It is now New Year’s Eve in Portugal, so may I wish all the blog readers a Happy New Year.
We have a bottle of Cava chilling in the fridge to celebrate the arrival of 2017. The kids have gone to Almádena to Broadie’s to tuck into a three course meal, before the bar/restaurant customers there also bring in the New Year. Here’s Broadie’s.
For my Madeleine McCann connection, I would like to cover some stories relating to the church in Luz. I happen to be an atheist, an agnostic, and a scientist. Scientific literature shows that those who believe in God live longer, recover from setbacks better, and generally are happier. Therefore, as a scientist, I believe it would be cruel to impugn the religious beliefs of moderate people who follow a faith.
For that very reason, I have never entered the church in Luz. I feel it would be akin to intruding on the special place of others.
The church serves two congregations. The first is as Nossa Senhora Da Luz, Our Lady Of The Light. This is Roman Catholic and the concept is ubiquitous in Catholic religion. This is what lead to my current location being called Luz. In modern parlance, it is ‘Luz, Lagos’, in order to distinguish it from ‘Luz, Tavira’, which is along the other side of the Algarve. I have not checked but I can be reasonably sure that ‘Luz, Tavira’ also has a Roman Catholic church called Nossa Senhora Da Luz.
I don’t have any brilliant photos of our local Nossa Senhora Da Luz to regale you with, but it doesn’t matter. If you are interested in the case of Madeleine McCann, you will have seen many a photo of Nossa Senhora Da Luz, as Kate and Gerry McCann attended the Roman Catholic services.
The church is (time-)shared with the Anglican community, when it is referred to as St Vincent’s. I do have some interesting photographs of the interior of St Vincent’s. Let me stress again, I have never been inside the church. These are photos deliberately published by others on the Internet. There are lots of people in them, but I have no reason to believe any of them is connected to the disappearance of Madeleine McCann. The photos are all much more recent than 2007.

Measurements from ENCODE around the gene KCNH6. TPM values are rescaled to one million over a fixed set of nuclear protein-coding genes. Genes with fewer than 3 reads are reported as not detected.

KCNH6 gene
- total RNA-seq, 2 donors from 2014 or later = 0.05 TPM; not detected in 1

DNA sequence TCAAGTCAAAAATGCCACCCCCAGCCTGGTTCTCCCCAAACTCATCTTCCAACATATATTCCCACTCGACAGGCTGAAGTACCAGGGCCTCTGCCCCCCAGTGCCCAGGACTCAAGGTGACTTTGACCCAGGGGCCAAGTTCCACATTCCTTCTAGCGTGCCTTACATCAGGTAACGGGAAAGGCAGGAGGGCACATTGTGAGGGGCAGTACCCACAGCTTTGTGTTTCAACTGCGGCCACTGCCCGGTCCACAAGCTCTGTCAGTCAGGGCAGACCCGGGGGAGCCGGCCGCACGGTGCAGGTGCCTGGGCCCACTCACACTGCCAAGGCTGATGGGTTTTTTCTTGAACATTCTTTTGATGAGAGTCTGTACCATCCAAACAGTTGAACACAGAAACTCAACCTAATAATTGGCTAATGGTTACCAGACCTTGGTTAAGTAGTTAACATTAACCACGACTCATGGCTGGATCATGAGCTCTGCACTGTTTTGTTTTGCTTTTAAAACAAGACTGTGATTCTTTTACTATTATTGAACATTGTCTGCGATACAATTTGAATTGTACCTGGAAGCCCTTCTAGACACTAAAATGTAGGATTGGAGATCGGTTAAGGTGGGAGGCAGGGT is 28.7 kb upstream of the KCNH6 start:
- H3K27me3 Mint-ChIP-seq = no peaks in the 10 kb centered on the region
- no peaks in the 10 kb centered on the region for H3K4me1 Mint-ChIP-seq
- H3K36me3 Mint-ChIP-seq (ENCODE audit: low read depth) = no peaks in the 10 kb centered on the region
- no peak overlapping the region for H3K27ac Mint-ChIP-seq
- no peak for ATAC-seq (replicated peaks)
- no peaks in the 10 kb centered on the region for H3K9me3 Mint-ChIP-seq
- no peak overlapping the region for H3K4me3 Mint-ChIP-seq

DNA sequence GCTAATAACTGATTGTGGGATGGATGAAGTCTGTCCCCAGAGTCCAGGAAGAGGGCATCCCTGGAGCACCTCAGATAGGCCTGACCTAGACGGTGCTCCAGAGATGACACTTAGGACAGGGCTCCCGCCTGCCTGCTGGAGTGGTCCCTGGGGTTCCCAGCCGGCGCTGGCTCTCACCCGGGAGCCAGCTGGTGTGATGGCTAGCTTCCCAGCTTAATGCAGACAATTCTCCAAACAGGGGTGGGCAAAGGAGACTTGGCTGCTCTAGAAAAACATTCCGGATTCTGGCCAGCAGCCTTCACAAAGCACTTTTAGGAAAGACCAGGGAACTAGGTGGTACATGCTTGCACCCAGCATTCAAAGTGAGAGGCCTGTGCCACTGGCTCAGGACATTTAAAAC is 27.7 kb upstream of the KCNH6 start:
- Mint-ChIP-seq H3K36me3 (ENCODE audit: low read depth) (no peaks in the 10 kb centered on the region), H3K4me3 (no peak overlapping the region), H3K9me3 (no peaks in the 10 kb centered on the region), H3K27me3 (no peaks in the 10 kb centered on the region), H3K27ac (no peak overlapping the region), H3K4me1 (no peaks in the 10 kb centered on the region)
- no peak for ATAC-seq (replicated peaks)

The first is a graphic showing what St Vincent’s had planned for the festive season of 2016. I note that the ‘Said Eucharist’ is scheduled for 8am tomorrow morning. Perhaps that is for the early risers, while the ‘Choral Eucharist’ at 11am is for those who stayed up to see in the New Year.
The next photo, which is of the interior of St Vincent’s, comes from a site that organises weddings. Let me stress again, there is no reason whatsoever to believe that anyone in the picture has anything to do with the disappearance of Madeleine McCann. I am simply trying to give an idea of the interior layout of the church.
The viewpoint of the photo taker is elevated. Each pew holds about 4 people on average, with 2 pews per row. Have a look at the light sources, because there are not a lot of windows in view. From this angle, it is man-made lights in the main. There is an altar in the background, in the east end of the church. The music facilities are small-scale. There is a guitar on the left hand side and on the right hand side sits the organist. There is a door on the right hand side, the south. Perhaps that is how one gets into the bell tower.
The final photo looks west towards the doors into the church. The people are unimportant, apart from giving some idea of what the ex-pat Anglican community looks like. It seems the capacity is roughly 100. The main source of light appears to be the wide open front doors. And now you can see how the previous photo could be taken from an elevated position. There is what is called a ‘minstrels balcony’ if it was in a house. I don’t know if it has another name within a church.
And there you have it. The best I can give you of a Luz Tour of a place I have never entered.
Now you have to make up your mind, based on the evidence you have seen, about the lurid tales surrounding the church re Madeleine McCann.
The most gruesome is probably the story alleging Madeleine was concealed after dark in a coffin already destined for cremation. I have no idea where a coffin is placed in a service of such a type. But run this idea past what you now know about the church layout and the lighting and decide for yourself as to the feasibility of sneaking into the church at night to stuff a body into someone else’s coffin.
Then there is the story that a tunnel runs under the church to the sea. Clearly, the photos above do not show 100% of the interior, so there could be a crypt or tunnel entrance in a nook or cranny. Quite why one would worry about a tunnel that runs from the church 30 or 40m to a large rocky area near the sea is beyond me.
Happy New Year!